|The Rime of the Ancient Mariner|
|by Samuel Taylor Coleridge|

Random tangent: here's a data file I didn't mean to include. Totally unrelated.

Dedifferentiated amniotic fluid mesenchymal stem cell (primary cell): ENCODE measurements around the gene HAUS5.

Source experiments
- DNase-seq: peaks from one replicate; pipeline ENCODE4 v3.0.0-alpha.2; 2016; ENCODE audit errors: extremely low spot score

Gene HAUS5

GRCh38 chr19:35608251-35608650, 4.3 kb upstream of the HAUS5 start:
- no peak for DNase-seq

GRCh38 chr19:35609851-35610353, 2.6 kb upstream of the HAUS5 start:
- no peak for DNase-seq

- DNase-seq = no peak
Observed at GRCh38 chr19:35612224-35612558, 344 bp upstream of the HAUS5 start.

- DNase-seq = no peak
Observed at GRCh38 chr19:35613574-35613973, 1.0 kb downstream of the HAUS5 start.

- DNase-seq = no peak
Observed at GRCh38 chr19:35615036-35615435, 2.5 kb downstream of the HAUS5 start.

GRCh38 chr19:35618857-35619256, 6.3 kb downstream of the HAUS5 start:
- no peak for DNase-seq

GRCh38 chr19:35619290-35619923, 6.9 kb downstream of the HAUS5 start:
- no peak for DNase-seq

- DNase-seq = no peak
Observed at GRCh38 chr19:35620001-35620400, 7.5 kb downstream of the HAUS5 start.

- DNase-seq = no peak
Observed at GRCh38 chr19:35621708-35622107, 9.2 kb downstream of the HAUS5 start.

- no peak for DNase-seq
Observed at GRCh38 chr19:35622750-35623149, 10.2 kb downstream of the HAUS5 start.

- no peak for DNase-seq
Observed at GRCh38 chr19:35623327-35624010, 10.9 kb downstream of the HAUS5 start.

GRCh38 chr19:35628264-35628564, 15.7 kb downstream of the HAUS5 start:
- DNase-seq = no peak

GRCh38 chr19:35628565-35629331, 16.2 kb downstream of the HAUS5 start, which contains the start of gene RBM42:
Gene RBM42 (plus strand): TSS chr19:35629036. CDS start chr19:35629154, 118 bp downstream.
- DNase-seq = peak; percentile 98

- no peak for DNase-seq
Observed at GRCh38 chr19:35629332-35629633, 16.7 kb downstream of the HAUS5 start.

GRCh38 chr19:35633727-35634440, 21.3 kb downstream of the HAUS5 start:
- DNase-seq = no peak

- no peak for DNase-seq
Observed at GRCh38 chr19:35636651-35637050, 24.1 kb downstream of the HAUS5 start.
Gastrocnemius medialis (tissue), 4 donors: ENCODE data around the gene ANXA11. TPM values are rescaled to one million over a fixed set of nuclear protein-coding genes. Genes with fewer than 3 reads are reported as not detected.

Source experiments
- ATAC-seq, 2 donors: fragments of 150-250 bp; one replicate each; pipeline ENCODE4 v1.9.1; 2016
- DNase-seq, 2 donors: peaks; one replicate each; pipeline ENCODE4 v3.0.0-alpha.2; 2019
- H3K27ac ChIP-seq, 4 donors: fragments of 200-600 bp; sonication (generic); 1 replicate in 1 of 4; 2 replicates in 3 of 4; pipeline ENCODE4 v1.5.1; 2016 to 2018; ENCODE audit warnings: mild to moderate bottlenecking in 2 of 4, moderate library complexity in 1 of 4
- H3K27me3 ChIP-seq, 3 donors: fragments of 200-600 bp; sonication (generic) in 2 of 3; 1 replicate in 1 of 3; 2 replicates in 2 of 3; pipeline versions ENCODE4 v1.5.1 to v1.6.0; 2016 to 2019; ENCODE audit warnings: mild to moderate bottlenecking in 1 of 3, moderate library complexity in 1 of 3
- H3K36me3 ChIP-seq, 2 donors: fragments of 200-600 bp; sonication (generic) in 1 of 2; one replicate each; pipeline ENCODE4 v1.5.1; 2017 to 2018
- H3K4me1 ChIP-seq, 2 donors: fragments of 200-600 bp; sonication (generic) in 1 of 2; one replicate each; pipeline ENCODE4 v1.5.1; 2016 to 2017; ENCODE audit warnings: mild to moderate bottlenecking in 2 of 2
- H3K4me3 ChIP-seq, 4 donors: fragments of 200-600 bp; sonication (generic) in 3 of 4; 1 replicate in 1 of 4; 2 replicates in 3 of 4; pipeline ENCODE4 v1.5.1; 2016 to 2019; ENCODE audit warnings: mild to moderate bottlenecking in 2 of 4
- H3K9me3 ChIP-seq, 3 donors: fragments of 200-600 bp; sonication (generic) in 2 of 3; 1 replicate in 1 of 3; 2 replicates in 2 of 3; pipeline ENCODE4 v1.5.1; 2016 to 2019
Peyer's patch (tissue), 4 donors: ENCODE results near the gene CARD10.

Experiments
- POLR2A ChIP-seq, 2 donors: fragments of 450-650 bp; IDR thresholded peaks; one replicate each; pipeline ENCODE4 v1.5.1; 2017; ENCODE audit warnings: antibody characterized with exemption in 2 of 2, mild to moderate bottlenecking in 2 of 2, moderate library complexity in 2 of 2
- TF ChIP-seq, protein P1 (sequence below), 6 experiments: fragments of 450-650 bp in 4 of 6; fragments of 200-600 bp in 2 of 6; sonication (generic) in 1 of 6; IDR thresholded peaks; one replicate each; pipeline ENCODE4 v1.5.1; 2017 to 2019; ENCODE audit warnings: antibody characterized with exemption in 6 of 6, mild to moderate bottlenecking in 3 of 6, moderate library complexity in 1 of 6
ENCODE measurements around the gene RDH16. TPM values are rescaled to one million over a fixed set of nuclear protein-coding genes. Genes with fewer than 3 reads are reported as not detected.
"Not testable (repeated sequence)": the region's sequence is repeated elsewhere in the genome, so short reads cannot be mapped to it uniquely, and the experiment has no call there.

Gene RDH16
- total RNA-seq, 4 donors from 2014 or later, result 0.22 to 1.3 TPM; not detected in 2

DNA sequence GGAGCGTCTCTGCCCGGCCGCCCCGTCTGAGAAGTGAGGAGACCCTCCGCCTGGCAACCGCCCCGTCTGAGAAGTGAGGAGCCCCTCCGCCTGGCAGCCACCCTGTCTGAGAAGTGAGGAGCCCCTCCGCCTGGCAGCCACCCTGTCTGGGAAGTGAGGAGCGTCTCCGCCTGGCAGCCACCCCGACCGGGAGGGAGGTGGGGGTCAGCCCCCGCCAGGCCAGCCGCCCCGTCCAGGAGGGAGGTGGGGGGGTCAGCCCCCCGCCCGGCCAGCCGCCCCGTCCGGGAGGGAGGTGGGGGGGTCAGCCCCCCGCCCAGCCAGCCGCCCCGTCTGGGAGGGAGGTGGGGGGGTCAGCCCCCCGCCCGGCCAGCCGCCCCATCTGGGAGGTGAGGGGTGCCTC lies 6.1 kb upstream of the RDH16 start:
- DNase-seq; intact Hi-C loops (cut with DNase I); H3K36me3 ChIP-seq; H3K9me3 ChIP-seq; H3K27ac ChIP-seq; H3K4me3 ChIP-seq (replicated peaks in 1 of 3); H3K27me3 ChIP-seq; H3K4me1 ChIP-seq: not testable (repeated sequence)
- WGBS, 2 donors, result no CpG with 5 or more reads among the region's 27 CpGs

This hermit good lives in that wood Which slopes down to the sea. How loudly his sweet voice he rears! He loves to talk with mariners That come from a far country. He kneels at morn, and noon, and eve-- He hath a cushion plump: It is the moss that wholly hides The rotted old oak stump. The skiff boat neared: I heard them talk, 'Why, this is strange, I trow! Where are those lights so many and fair, That signal made but now?' 'Strange, by my faith!' the hermit said-- 'And they answered not our cheer! The planks look warped! and see those sails, How thin they are and sere! I never saw aught like to them, Unless perchance it were Brown skeletons of leaves that lag My forest-brook along; When the ivy tod is heavy with snow, And the owlet whoops to the wolf below, That eats the she-wolf's young.' 'Dear Lord! it hath a fiendish look,' The pilot made reply, 'I am a-feared'--'Push on, push on!' Said the hermit cheerily. The boat came closer to the ship, But I nor spake nor stirred; The boat came close beneath the ship, And straight a sound was heard. Under the water it rumbled on, Still louder and more dread: It reached the ship, it split the bay; The ship went down like lead. Stunned by that loud and dreadful sound, Which sky and ocean smote Like one that hath been seven days drowned My body lay afloat; But swift as dreams, myself I found Within the pilot's boat. Upon the whirl, where sank the ship, The boat spun round and round; And all was still, save that the hill Was telling of the sound. I moved my lips--the pilot shrieked And fell down in a fit; The holy hermit raised his eyes, And prayed where he did sit. I took the oars: the pilot's boy, Who now doth crazy go, Laughed loud and long, and all the while His eyes went to and fro. 'Ha! ha!' quoth he, 'full plain I see, The devil knows how to row.' And now, all in my own country, I stood on the firm land! The hermit stepped forth from the boat, And scarcely he could stand. 'Oh shrieve me, shrieve me, holy man!' The hermit crossed his brow. 'Say quick,' quoth he, 'I bid thee say-- What manner of man art thou?' Forthwith this frame of mine was wrenched With a woeful agony, Which forced me to begin my tale; And then it left me free. Since then, at an uncertain hour, That agony returns: And till my ghastly tale is told, This heart within me burns. I pass, like night, from land to land; I have strange power of speech; The moment that his face I see, I know the man that must hear me: To him my tale I teach. What loud uproar bursts from that door! The wedding-guests are there: But in the garden-bower the bride And bridemaids singing are: And hark the little vesper bell, Which biddeth me to prayer! O wedding-guest! This soul hath been Alone on a wide wide sea: So lonely 'twas, that God himself Scarce seemed there to be. Oh sweeter than the marriage feast, 'Tis sweeter far to me, To walk together to the kirk With a goodly company!-- To walk together to the kirk, And all together pray, While each to his great Father bends, Old men, and babes, and loving friends And youths and maidens gay! Farewell, farewell! but this I tell To thee, thou wedding-guest! He prayeth well, who loveth well Both man and bird and beast. He prayeth best, who loveth best All things both great and small; For the dear God who loveth us, He made and loveth all." The mariner, whose eye is bright, Whose beard with age is hoar, Is gone: and now the wedding-guest Turned from the bridegroom's door. He went like one that hath been stunned, And is of sense forlorn: A sadder and a wiser man, He rose the morrow morn.